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1. What is  Dementia?

Dementia is a chronic syndrome in which  people have memory and other cognitive impairment that affects their daily function. People with dementia may forget:

  • Dates,  appointments, names and places
  • To pay bills or be unable to manage their finances
  • How to cook or to turn off the stove
  • To take their  medications or that they have already taken their pills leading to drug toxicity
  • To clean and organize their house
  • Directions in the community  and how to drive a car
  • To attend to their personal hygiene or to change their clothing

People with Dementia may have a change in personality. The most common changes are irritability, anxiety and depression.  Agitation, aggression,delusions, hallucinations and other  behaviour disturbances  are much less common, affecting less than 20% of people with dementia.

2. How common is  Dementia?

 Dementia is rare before the age of 65. It affects approximately 8-12% of people over the age of 65 in Western Countries. The prevalence increases with advanced age so that  approximately 1/3rd of people over 85 may be affected by this condition

3. What causes  Dementia?

There are many causes of dementia and often people have more than one cause.:

  • Alzheimer’s Disease – is a slowly progressive  degenerative condition in the brain. People get plaques and other debris building up in the brain which affects the normal function and causes cell death. This will gradually lead to memory and other cognitive impairment and ultimately  to dependency in daily function
  • Vascular Dementia- is caused by problems with the circulation in the brain. People may have chronic poor blood flow, small and large strokes which affects cognitive function. Vascular Dementia may cause a more abrupt onset of problems and is often associated with other neurological problems such as gait disturbances
  • Parkinson’s Disease and Parkinson-Like Syndromes may lead to dementia
  • Lewy Body Disease – is a degenerative neurological disease characterized by features of Parkinson’s Disease (eg shuffling gait), sensory problems and hallucinations and fluctuating levels of consciousness
  • Frontal Temporal Dementia- is a degenerative neurological disease characterized by dementia and significant changes in personality, loss of initiative and self-regulation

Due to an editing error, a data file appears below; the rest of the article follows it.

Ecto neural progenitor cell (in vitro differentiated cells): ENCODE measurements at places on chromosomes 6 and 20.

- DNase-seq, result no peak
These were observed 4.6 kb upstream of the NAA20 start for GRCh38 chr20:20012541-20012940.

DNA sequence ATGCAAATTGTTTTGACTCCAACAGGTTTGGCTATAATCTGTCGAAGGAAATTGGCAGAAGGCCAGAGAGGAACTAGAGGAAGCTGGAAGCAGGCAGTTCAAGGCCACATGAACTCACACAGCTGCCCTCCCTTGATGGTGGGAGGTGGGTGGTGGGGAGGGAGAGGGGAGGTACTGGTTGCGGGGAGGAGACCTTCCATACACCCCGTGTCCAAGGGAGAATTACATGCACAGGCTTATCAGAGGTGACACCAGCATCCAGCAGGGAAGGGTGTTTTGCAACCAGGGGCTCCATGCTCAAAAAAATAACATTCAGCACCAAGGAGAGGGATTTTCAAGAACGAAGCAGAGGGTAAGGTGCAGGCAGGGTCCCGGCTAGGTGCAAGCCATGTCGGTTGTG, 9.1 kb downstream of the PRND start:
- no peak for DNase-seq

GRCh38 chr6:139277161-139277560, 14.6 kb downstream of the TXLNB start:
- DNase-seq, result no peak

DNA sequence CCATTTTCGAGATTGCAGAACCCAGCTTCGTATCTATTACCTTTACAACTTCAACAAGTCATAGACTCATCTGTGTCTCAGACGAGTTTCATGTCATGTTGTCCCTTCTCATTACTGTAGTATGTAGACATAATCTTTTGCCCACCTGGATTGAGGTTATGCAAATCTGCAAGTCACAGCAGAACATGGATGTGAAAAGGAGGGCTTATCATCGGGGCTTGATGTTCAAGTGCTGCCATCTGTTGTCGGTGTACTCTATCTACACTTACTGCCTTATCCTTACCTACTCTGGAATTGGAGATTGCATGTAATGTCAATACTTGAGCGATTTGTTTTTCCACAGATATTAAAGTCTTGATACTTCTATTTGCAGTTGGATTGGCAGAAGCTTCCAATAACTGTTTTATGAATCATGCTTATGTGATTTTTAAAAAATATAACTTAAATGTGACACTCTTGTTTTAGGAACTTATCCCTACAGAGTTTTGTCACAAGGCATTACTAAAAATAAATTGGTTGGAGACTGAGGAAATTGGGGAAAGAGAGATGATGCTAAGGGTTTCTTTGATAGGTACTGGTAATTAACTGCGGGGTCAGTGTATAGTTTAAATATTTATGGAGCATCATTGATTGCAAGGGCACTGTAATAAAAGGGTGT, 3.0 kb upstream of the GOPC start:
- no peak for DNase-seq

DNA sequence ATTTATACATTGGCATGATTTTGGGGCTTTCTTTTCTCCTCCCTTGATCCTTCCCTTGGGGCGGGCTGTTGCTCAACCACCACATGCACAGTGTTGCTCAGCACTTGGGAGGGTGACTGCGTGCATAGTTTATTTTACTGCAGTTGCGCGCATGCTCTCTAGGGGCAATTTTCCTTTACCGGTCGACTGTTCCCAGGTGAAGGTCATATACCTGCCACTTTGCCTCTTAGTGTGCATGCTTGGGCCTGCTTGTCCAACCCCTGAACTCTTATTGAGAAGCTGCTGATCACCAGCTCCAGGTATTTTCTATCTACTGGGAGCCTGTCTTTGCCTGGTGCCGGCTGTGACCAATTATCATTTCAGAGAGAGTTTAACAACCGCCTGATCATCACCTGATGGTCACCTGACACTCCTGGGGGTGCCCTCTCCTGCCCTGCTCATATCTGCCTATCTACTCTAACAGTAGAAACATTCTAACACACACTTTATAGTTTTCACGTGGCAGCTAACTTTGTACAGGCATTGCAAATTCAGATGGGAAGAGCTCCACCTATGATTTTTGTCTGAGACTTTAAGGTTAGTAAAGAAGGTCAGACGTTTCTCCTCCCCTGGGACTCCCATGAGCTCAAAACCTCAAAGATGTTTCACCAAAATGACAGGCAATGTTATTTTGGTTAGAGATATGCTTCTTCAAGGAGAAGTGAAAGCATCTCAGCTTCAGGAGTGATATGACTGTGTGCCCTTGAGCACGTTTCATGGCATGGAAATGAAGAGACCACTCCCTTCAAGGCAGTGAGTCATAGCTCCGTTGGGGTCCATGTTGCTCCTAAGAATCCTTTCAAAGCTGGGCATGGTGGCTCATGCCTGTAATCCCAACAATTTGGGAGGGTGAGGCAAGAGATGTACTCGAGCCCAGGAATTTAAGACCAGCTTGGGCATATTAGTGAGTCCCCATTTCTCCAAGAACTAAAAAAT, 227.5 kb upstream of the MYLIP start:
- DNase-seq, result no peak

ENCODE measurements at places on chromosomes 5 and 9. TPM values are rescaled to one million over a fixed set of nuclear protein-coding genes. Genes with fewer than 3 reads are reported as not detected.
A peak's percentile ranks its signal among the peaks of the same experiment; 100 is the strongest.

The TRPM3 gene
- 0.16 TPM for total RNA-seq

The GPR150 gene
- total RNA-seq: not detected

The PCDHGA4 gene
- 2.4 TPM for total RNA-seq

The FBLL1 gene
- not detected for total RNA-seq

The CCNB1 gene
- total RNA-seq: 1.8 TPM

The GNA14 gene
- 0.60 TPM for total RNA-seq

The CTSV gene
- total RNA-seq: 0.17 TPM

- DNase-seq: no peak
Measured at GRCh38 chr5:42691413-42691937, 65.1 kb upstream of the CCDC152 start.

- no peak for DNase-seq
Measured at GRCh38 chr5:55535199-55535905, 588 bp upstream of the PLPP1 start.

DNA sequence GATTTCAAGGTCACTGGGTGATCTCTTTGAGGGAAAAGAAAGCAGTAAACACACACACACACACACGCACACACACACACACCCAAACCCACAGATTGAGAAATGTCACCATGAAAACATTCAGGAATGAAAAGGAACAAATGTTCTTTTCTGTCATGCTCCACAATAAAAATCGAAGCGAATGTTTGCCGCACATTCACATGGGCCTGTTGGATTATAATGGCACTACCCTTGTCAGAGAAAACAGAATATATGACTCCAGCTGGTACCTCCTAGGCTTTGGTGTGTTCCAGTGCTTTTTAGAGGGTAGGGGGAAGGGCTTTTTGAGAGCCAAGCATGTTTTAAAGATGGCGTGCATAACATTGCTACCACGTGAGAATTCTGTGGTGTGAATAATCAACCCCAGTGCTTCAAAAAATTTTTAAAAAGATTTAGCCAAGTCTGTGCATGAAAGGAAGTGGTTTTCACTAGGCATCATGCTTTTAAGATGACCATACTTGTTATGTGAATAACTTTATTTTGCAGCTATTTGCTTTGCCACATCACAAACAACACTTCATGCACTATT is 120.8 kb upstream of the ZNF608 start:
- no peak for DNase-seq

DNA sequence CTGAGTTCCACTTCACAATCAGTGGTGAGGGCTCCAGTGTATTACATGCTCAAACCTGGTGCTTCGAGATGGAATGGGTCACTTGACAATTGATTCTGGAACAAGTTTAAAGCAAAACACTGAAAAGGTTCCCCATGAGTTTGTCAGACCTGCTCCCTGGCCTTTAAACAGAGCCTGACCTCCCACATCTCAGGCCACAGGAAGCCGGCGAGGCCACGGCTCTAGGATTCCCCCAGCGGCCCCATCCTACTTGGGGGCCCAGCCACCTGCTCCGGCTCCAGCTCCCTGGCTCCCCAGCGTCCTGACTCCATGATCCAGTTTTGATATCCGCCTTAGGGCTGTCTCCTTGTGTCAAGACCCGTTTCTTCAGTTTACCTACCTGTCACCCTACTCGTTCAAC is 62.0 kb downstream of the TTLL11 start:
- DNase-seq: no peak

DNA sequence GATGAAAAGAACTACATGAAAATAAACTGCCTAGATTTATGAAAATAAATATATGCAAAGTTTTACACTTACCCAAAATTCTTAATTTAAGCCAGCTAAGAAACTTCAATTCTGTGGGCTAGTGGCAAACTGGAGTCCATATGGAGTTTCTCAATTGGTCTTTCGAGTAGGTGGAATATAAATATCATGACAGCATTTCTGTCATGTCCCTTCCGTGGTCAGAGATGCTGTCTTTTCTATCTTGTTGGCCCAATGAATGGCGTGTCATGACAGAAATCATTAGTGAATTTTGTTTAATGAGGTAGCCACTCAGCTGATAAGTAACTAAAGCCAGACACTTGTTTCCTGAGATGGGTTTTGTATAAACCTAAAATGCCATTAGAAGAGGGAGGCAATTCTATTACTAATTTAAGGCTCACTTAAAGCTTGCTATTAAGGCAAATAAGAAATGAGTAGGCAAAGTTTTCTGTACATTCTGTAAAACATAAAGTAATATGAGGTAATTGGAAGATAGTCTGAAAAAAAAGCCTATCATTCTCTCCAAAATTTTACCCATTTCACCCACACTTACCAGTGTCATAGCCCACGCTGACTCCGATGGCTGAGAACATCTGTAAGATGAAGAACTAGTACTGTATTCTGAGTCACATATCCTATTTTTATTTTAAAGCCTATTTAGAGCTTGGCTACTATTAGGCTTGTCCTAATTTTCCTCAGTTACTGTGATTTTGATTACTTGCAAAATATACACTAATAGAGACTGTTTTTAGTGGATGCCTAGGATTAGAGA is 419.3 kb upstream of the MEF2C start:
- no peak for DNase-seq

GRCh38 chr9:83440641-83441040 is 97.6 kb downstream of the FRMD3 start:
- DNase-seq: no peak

• Normal pressure Hydrocephalus – causes blockage of flow of the normal spinal fluid throughout the brain leading to swelling in the brain. It is characterized by dementia, urinary incontinence and a typical magnetic, shuffling gait
  • There are other rare causes of dementia

4.  What  can my doctor do for Dementia?

Your doctor will get collateral history from family members or other caregivers and administer standardized cogntive tests such as the MMSE. A physical exam and blood tests may be ordered to rule out less common causes of dementia or exacerbating conditions. A CT scan or MRI may be ordered, or a referral may be made to a specialist if the presentation is unusual. the physician may refer you to the local home care agency to ensure that you have adequate supports. The doctor may prescribe drugs available for dementia which have been shown to have a small benefit on cognitive function.  Similarly, he or she may prescribe drugs for mood or significant behavioural problems.

5. What can I do for Dementia?

Dementia is a chronic condition that can last for many years. It is important that the person afflicted with dementia stay physically fit through regular excercise and healthy diet.  Mental stimulation may help maintain cognitive function. Caregivers need to ensure that they have enough support and balance in their lives. You should contact your local chapter of the Alzheimer’s Society which has excellent information and resources for people and caregivers.

6. Where can I find more information about Dementia?

National Institute of Aging

Alzheimer’s Society of Canada

National Institute of Neurological Disorders

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